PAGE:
Digital Equipment Corporation, headquartered in Maynard, Massachusetts, is the leading worldwide supplier of networked computer systems, software, and services. The company pioneered and leads the industry in interactive, distributed and multivendor computing. Digital and its partners deliver the power to use the best integrated solutions - from desktop to data center - in open information environments.


Note to Editors:

DEC, DECsystem, DECWORLD, ULTRIX, VAX, VAXcluster and VMS are trademarks of Digital Equipment Corporation.

OSF/1 is a trademark of Open Software Foundation, Inc.

UNIX is a registered trademark of UNIX System Laboratories, Inc.

Hewlett-Packard is a registered trademark of Hewlett-Packard Company.

IBM is a registered trademark of International Business Machines Corporation.

SUN is a registered trademark of Sun Microsystems, Inc.

Digital Equipment Corporation

Fact Sheet

Product Name: 21064 150 MHz Microprocessor


Digital's 21064 150 MHz microprocessor is the first in a family of chips to implement Digital's Alpha architecture. ("Alpha" is Digital's internal code name.) The 21064 microprocessor is a .75 micron CMOS-based super-scalar, super-pipelined processor using dual instruction issue and a 150 MHz cycle time (contact Digital for information on faster clock rate implementations). The Alpha architecture is a 64-bit RISC architecture designed with particular emphasis on speed, multiple instruction issue, and multiple processors.


Implements the Advanced Alpha RISC Architecture

Single-chip implementation

3.3-volt supply voltage

High performance

Privileged Architecture Library Code (PALcode) supports:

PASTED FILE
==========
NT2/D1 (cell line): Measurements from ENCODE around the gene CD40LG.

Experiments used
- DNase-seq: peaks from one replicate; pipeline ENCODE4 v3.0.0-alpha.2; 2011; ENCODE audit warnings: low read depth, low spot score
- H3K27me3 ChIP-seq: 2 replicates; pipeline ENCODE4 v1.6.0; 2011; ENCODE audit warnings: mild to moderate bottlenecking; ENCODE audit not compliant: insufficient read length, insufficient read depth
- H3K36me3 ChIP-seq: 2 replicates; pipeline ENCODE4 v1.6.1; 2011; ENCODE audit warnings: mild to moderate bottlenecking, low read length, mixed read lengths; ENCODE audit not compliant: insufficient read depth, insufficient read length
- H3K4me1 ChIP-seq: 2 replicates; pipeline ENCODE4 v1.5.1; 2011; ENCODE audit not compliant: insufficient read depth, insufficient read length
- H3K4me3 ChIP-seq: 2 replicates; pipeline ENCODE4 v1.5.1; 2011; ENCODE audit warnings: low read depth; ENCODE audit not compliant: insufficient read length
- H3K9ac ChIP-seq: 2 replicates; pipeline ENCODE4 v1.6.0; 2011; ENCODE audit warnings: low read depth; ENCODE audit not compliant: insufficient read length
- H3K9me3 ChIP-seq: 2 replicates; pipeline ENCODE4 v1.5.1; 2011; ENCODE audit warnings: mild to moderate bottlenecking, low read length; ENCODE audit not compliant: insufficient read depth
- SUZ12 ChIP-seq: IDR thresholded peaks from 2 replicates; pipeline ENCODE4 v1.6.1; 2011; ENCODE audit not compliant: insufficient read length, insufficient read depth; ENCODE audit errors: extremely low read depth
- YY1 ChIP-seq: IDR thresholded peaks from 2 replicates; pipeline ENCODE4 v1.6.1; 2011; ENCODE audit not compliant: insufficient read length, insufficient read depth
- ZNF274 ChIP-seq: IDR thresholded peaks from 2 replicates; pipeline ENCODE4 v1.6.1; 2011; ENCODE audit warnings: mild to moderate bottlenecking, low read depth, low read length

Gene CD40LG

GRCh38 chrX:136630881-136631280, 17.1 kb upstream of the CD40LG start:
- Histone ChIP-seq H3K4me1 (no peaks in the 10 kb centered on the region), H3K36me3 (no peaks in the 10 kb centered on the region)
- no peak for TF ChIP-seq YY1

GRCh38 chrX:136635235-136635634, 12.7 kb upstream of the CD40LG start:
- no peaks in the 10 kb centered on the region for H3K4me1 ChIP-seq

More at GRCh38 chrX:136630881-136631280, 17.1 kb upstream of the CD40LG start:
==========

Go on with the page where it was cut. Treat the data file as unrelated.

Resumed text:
On-chip write buffer with four 32-byte entries

On-chip pipelined floating point unit

On-chip 8 Kbyte data cache

On-chip 8 Kbyte instruction cache

On-chip demand paged memory management unit

On-chip parity and ECC generators and checkers

On-chip internal clock generator provides:

Programmable on-chip performance counters measure CPU and system performance

Selectable data bus width speed, 64 or 128 bits, 75 MHz to 18.75 MHz

External cache memory support:

Chip and module level test support

Operating Characteristics:

Power Supply Vss 0.0 V, Vdd 3.3 V +/-5%
Operating Temperature Tj max = 85 deg. C
Storage Temperature Range -55 deg. C to 125 deg. C
Power Dissipation @Vdd = 3.45V 23 W typical, 27.5 W maximum Speed = 6.6 ns
Die Size 13.9mm x 16.8mm
Transistor Count 1.68 million
Package 431 pin PGA

Alpha Architecture Summary:

The 21064 microprocessor implements the Alpha architecture. The Alpha architecture supports:

A 64-bit virtual address space

Separate integer and floating point registers

32-bit (longword) and 64-bit (quadword) integer along with 32-bit and 64-bit IEEE and VAX floating-point data types

Privileged Architecture Library Code (PALcode)

Instruction Set: Alpha instructions are all 32 bits in length using four different instruction formats specifying 0, 1, 2, or 3 five-bit register fields. Each format uses a 6-bit opcode.

Conditional branch instructions test a register for positive/negative, zero/nonzero, or even/odd, and perform a PC relative branch. Unconditional branch instructions perform either a PC relative or absolute jump using an arbitrary 64-bit register value. They can update a destination register with a return address.